What is Osteochondritis Dissecans?
Osteochondritis Dissecans is a condition that affects synovial joints , resulting in localised abnormalities of the articular cartilage, such that the cartilage softens and can eventually dislodge and become a floating loose body within the knee.
The cause of OCD is much debated. A number of theories have been proposed. The condition was first described and named by Konig in 1888 who suggested that the primary problem may be inflammatory in nature to explain the loose bodies in the joint. This theory has now been further universally discarded.
Other theories include repetitive micro-trauma, possibly a secondary infection, of insufficient blood supply and finally potentially inherited factors.
What is known now is that the primary pathology is not to the articular cartilage itself, but to the underlying sub-chondral bone with a secondary effect on the overlying articular cartilage.
The incidence of OCD has been estimated at between 0.02% and 0.03% based on knee x-rays and adds 1.2% based on knee arthroscopies.
The highest incident rates appear among patients between the ages of 10-15. It is a condition that is more common in males than females approximately 2:1 respectively. Importantly, bilateral lesions can occur which typically are in different phases of development, but have been described in 30% of cases. This indicates that both knees should be assessed in patients presenting with this diagnosis.
Classification of osteochondritis dessicans of the knee, involves identification of a specific location, potential fragmentation and/or displacement and the status of the growth plates. Skeletal age at the onset of symptoms, appears to be most important determinant of prognosis and remains an important factor in deciding the timing and type of treatment. (Table 1 page 91. Imaging and Arthroscopic criteria for classifying OCD in the knee).
It has been emphasised in the literature that there should be a distinction between the juvenile and adult type of OCD based on the osseous (bone), age of the patient at the time of symptom onset. Those with open growth plates are considered to have juvenile-onset OCD whereas those with skeletal maturity are considered to have the adult form. It has been theorised that the adult-onset of OCD may simply be a delayed onset of previously asymptomatic juvenile OCD that has failed to heal and presented later with loosening and joint degeneration.
Early presentation usually involves fairly poorly defined complaints. Pain is generalised to the anterior knee with variable amounts of swelling and is usually intermittent. It may be noted that there is an association by the patient of periods of increased activity and episodes of swelling. In patients with more advanced OCD, persistent swelling may be accompanied by catching, locking, or giving way. In the later stages of the disease, there is usually a loose body sensation described.
Physical examination findings may be correlated with the area of the lesion. Wilson27 described external rotation of the tibia during walking as signifying compensation for impingement of the tibial eminence on an OCD lesion of the medial femoral condyle (the classical sight for an OCD is the lateral part of the medial femoral condyle). (Show picture). Wilson’s test involves the reproduction of pain by the examiner by internally rotating the tibia during extension of the knee between 90° and 30° and then relieving pain with tibial external rotation. However, recent literature suggests that this test has a poor predictive value. The examination should also include standard techniques for excluding any co-existent pathology such as meniscus tears, ligamentous injury, or misalignment of the knee.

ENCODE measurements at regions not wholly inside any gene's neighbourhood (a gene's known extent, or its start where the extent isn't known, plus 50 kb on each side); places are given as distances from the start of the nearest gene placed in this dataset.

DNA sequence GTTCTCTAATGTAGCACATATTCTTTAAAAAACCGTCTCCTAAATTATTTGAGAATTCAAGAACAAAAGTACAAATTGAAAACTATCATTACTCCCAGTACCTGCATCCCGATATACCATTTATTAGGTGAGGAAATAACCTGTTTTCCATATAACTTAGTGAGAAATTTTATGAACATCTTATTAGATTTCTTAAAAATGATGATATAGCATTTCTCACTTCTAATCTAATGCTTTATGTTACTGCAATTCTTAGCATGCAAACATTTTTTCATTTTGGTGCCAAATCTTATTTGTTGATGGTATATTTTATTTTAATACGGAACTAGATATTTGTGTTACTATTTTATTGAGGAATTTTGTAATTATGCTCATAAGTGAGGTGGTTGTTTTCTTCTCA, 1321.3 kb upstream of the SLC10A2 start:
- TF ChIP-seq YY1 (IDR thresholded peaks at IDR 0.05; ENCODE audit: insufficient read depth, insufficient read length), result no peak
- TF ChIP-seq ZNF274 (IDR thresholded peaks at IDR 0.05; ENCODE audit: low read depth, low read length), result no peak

Classification and Characterisation
Distribution of OCD lesions in the knee are most commonly associated with the lateral aspect from the medial femoral condyle. The OCD can however, affect any part of the joint, although it is very rare that it affects the tibial surface.
Plain knee radiographs provide the initial basis for assessment of growth plate maturation, but also lesion location and stability. Berndt and Harty35 have described four stages of chondral lesion based on plain x-rays of the talus in the ankle, but this has been used in the knee:
Stage 1. Involvement of a small area of compression of the subchondral bone.
Stage 2. Partly detached osteochondral fragment.
Stage 3. Completely detached fragment that remains in the underlying crater.
Stage 4. Complete detachment/ loose body.
The size of the lesion has been suggested as being a method of determining which ones could be treated non-surgically. Lesions less than 400 mm square may heal non-surgically, whereas lesions greater than about 440 mm square are associated with a poor outcome. The presence of marked sclerosis (white line demarcating the edge of the crater), has also been suggested as a poor predictor of non-surgical management.
As alluded to above, MRI scans are much more sensitive at demonstrating potential stability of the lesion and the overlying articular cartilage.
The gold standard however, is the arthroscopic findings, and these have been described by Guhl37:
Type 1. Softening of the cartilage but no breach.
Type 2. Breached cartilage that is stable.
Type 3. Definable fragment that remains partially attached (Flap lesion).
Type 4. A loose body and osteochondral defect of the donor site .